Climate change is causing the Earth’s axis to shift

April 27, 2021 by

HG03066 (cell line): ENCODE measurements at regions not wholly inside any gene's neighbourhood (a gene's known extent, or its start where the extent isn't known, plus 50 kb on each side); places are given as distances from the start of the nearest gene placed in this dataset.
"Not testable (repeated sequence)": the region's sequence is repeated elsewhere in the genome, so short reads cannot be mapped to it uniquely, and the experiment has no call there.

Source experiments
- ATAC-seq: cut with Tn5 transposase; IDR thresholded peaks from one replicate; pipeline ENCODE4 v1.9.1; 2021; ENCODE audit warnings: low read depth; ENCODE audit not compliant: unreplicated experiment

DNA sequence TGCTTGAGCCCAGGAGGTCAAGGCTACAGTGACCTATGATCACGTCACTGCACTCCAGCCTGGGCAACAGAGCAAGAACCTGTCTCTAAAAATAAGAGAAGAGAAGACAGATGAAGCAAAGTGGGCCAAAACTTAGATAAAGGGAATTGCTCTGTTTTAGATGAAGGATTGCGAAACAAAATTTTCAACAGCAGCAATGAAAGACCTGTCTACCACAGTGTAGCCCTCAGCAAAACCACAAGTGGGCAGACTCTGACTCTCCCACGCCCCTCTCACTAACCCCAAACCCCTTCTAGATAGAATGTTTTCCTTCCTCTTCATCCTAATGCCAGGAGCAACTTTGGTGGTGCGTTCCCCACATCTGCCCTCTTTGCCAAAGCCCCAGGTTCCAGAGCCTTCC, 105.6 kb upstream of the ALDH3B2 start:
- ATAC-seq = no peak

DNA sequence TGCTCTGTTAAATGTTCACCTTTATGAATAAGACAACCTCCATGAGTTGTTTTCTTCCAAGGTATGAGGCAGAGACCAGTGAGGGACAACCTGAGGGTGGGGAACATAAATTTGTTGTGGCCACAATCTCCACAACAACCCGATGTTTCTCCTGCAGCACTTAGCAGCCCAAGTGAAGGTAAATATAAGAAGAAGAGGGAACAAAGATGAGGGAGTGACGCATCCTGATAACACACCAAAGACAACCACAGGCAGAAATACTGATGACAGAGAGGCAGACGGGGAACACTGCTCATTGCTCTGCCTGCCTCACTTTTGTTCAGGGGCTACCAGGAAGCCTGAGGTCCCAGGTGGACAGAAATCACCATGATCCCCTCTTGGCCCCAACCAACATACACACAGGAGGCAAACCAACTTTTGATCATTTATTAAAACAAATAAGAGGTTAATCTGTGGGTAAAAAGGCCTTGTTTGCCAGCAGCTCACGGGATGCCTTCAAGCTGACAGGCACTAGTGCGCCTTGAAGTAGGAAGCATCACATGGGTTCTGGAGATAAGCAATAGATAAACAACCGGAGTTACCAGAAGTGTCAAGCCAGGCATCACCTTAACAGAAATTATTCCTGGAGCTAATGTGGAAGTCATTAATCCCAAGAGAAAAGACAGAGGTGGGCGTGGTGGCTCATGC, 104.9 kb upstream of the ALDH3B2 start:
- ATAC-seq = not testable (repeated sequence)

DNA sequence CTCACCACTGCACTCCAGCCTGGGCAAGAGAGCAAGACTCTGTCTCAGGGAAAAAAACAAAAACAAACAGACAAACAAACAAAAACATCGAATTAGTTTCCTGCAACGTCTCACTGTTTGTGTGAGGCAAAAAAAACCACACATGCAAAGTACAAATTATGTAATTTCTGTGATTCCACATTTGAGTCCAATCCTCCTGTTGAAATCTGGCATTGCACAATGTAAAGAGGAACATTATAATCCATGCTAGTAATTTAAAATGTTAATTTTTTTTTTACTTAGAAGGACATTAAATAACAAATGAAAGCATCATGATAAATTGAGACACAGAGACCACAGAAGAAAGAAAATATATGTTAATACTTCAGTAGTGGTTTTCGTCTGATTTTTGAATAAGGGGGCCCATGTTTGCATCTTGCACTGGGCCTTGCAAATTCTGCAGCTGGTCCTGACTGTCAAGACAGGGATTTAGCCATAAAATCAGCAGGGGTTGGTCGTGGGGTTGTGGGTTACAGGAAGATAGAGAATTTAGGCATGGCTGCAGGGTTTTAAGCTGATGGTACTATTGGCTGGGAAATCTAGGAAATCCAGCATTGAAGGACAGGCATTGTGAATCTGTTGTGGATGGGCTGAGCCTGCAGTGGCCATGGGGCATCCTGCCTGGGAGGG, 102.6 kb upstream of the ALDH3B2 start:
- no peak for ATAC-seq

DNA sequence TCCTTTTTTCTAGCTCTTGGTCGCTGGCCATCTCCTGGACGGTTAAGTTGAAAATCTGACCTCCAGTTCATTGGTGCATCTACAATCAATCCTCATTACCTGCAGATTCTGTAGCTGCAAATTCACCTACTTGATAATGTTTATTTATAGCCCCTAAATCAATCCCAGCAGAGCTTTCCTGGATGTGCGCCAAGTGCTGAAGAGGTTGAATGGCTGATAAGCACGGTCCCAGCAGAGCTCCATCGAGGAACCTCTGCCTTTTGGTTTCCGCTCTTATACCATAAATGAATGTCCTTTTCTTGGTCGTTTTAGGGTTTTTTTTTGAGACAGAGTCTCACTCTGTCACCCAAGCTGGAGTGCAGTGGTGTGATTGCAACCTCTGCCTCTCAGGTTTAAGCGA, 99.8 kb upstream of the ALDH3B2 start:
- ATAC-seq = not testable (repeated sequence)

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New research, published in the journal Geophysical Research Letters , has revealed that massive glacial melting has resulted in a shift of the Earth’s axis. The scientists behind the study said that drastic changes in glaciers since the 1990s have impacted Earth’s mass, causing the axis to move. This research shows just how far-reaching the impacts of the climate crisis can be. Naturally, the factors that affect the balance of the Earth on its axis depend on the distribution of the planet’s mass. The mass itself is impacted by ocean currents, convection of hot rock under the Earth’s surface and freezing of ocean waters. However, the shift in global climate has made these natural factors unbalanced. As such, the melting of billions of tons of ice into the oceans annually has resulted in an axis shift. Related: Global ice melt is in line with the IPCC worst-case scenario The polar drift shifted from southward to eastward from 1995, according to the study. Further, the average speed for drift increased 17 times between 1995 and 2020 as compared to 1981 to 1995. With these changes, the position of the Earth’s poles has drifted by 4 meters. “The accelerated decline [in water stored on land] resulting from glacial ice melting is the main driver of the rapid polar drift after the 1990s,” the scientists explained. The study, led by Shanshan Deng of the Institute of Geographic Sciences and Natural Resources Research at the Chinese Academy of Sciences, has also shed light on excessive extraction of groundwater. More than 18 trillion metric tons of water have been extracted from underground reservoirs in the past 50 years, significantly affecting the Earth’s mass. Vincent Humphrey, of the University of Zurich, Switzerland, commented that the study shows just how devastating human activities can be on our planet. “It tells you how strong this mass change is — it’s so big that it can change the axis of the Earth,” Humphrey said. While the changes might be significant, they do not yet impact daily life. Humphrey said that the change in the position of the axis may slightly affect the length of the day by milliseconds. Still, the new research goes to show how much our activities and emissions are impacting this planet. + Geophysical Research Letters Via The Guardian and CleanTechnica Image via Max Kukurudziak